State, county and city officials gathered at the Lonoke County Courthouse early Tuesday to add their voices to a call begun last week by Sheriff John Staley for residents to sign up for Smart911.
Sign up is done online at www.Smart911.com. Profiles can be as detailed as the caller wishes, it can be limited to only a name and address. Once a profile is completed it should be reviewed every six months.
Sheriff’s office 911 supervisor Christy Kenzel said anyone without a computer at home can find Internet access at local libraries.
State Sen. Eddie Joe Williams called on city officials to sponsor a resolution calling on residents to sign up for the service.
Last week, Staley began a concerted effort to have people sign up for the enhanced 911 service. After a year of the service being available, almost no one in the county has signed up.
With telephone service becoming predominantly through cell phones, the information provided through landlines is no longer available to dispatchers, Staley said.
Williams and County Judge Doug Erwin, Cabot mayor Bill Cypert, Austin mayor Bernie Chamberlain, England mayor Danny Maynard, Ward mayor Art Brooke and other elected officials and department chiefs joined Staley in encouraging use of Smart911.
“Our job, as leaders, is to educate everyone about Smart911,” Williams said. “We spent, literally, millions of dollars a year on this program, and it is probably one of the most under-utilized programs out there that can save lives,” he remarked.
On average there is one Smart911 profile seen in a month, Williams said. “There should be hundreds every day,” he remarked.
Staley has made a concerted effort to have people sign up for the enhanced 911 service because the move to mobile phones. Mobile phones do not provide identification and, most importantly, location of 911 callers.
Kenzel said she believes it is important to assure residents that information in Smart911 is not available to anyone except 911 dispatchers.
“The main idea we want to get out is that [individuals] can limit the information to what they want to give,” she said.
Also, the information is not available on demand, Kenzel said. “That information pops up only when a 911 call is made by the caller,” she said.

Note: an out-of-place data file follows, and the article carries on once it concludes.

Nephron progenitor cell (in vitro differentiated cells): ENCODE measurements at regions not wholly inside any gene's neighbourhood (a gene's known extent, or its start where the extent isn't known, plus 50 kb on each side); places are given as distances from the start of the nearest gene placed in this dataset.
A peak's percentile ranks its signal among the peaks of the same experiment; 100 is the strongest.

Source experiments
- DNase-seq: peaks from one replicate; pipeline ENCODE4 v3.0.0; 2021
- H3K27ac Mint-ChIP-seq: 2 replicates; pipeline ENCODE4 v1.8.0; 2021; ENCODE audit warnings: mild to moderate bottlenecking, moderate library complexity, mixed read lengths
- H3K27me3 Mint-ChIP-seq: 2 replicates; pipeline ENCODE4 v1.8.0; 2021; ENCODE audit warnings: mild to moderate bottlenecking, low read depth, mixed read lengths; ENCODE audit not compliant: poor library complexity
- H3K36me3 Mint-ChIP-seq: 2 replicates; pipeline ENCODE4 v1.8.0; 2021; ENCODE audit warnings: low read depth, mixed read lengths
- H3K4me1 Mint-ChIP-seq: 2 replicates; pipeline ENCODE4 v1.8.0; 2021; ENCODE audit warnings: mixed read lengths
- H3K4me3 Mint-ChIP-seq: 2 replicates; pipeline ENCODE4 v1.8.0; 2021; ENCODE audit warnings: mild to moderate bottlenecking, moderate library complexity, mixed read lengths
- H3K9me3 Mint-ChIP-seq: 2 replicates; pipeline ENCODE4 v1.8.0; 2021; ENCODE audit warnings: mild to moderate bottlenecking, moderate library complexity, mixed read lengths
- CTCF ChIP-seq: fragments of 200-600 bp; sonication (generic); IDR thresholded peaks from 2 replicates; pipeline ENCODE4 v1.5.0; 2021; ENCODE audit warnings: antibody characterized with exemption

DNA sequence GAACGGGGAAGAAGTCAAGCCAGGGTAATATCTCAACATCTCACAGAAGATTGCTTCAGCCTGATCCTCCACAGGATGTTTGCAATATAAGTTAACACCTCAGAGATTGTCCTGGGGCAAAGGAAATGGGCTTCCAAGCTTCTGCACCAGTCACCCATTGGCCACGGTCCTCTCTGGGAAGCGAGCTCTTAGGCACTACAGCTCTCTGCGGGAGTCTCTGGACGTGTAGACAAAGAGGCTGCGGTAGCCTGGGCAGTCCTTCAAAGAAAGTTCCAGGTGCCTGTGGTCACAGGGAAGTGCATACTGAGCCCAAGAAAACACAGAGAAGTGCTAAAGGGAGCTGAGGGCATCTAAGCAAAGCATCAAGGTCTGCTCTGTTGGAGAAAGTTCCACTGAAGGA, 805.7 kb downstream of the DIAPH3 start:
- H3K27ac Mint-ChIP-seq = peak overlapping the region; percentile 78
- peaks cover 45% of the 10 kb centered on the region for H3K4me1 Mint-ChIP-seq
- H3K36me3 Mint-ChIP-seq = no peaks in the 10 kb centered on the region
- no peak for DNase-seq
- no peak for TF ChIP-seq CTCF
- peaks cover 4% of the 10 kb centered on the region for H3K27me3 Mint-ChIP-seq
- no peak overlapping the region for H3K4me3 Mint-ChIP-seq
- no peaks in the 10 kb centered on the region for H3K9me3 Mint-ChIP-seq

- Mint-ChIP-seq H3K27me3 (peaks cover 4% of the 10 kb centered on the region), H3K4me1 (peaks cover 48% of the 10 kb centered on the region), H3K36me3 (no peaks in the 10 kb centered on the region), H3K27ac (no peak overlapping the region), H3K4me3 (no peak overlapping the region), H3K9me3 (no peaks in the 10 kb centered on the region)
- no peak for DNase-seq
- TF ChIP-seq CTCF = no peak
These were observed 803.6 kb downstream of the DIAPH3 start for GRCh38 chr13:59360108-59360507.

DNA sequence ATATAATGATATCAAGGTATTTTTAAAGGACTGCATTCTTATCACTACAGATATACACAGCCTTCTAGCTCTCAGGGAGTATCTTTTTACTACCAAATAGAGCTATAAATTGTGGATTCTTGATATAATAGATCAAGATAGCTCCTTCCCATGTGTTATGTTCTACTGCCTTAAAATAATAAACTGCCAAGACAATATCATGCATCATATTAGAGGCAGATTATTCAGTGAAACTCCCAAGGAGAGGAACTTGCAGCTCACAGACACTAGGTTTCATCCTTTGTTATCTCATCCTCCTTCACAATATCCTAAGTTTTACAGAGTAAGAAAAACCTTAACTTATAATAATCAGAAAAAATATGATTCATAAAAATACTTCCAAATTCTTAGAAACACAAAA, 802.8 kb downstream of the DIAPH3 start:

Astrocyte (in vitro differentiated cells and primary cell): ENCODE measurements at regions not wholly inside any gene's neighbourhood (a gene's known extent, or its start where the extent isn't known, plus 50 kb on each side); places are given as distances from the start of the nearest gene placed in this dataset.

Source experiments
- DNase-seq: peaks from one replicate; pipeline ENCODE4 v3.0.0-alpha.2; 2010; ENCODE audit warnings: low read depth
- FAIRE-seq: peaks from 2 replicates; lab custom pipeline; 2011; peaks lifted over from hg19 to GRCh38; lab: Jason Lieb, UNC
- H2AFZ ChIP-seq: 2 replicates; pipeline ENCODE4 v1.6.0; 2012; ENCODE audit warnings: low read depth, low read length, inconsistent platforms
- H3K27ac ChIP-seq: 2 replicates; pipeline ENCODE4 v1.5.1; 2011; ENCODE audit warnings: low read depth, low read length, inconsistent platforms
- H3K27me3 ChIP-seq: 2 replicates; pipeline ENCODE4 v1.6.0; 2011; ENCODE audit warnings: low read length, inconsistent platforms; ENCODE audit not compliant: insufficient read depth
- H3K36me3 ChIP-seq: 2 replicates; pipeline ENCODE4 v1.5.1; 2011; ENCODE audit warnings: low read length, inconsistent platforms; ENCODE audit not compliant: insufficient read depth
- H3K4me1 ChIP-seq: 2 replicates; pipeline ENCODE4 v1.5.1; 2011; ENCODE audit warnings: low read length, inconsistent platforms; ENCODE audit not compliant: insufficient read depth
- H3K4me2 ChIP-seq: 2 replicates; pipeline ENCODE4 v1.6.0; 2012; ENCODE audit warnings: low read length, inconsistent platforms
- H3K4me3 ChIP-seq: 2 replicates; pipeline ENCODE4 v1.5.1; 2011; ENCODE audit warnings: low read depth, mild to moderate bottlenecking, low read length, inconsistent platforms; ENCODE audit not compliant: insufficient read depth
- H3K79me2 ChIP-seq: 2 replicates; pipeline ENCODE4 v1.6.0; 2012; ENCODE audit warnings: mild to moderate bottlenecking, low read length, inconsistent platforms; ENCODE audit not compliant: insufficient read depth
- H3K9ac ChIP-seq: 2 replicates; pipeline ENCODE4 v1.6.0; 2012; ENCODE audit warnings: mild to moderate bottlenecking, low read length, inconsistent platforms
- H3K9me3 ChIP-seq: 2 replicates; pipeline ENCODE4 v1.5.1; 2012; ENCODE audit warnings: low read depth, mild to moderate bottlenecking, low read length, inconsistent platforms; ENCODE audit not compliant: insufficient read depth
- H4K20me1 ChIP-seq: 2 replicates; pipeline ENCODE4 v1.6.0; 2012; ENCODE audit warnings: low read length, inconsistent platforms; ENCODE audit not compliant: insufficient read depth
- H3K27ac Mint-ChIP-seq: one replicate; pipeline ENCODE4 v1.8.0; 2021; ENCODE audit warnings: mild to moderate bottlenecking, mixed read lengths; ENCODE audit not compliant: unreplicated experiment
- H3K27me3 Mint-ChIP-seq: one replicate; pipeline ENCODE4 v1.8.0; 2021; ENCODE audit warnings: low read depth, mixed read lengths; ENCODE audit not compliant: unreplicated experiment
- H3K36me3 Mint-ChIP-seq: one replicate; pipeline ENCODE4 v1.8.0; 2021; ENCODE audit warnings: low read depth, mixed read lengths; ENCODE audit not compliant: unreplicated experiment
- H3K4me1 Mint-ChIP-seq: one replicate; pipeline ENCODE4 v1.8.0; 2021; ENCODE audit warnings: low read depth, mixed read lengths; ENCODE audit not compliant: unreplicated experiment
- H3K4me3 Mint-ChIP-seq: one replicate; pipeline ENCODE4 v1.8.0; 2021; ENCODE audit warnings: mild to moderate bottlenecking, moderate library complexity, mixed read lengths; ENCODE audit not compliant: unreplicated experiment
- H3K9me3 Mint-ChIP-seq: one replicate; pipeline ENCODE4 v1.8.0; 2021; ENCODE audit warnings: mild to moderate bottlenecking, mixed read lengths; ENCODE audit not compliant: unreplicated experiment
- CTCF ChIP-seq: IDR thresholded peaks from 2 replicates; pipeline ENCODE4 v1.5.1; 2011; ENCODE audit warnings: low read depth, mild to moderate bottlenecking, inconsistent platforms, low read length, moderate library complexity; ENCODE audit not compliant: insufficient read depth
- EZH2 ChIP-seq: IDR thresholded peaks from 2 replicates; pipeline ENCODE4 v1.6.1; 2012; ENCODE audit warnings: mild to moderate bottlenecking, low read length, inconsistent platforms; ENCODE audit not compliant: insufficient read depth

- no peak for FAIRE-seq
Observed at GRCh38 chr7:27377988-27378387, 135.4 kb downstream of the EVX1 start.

“I think I have seen one profile since we got [Smart911], and we get upwards of 350 911 calls every day,” Kenzel said in a previous interview.
Arkansas is the first state in the country to provide Smart911. The debut of the service was announced in a June 2012 state Senate press release.
Williams was one of the legislators who worked to have Smart911 available to Arkansans.
The press release also noted that the effectiveness of Smart911 depends upon residents signing on to the system.
While Staley and Kenzel promoted the safety of the information, Williams promoted the potential benefit for users.
Photographs added to Smart911 profiles can be transmitted to law enforcement agencies nearly instantly, Williams said.
Such availability is crucial for silver alerts or runaway children, Williams said.
Or, should there be a break-in at home, a caller can simply call 911 and say nothing, Williams said.
Bud Dray, a member of the Legislative Task Force on Autism, told of discovering Smart911 when he was collecting an address for each autistic person in the state. He then lobbied strongly for the state to make the service available to residents.
Special needs, allergies, medical conditions, the list is nearly endless of the information useful for emergency responders, Dray said.
Also, the SmartPrepared service was added in September, Dray said.
This, too, is a voluntary participation service, Dray said. When individuals sign up for Smart911, they will be asked if they wish to participate, Dray said.
SmartPrepared can make specific data searches available in times of emergencies, Dray said. The data searches can be invaluable in area emergencies, such as tornadoes, he said.
“Emergency managers can search an area to find out how many wheelchair-bound people in an area that a tornado has gone through,” he said in example.
Williams said the service is available but underutilized. “We as community leaders have the responsibility to get the word out,” Williams said.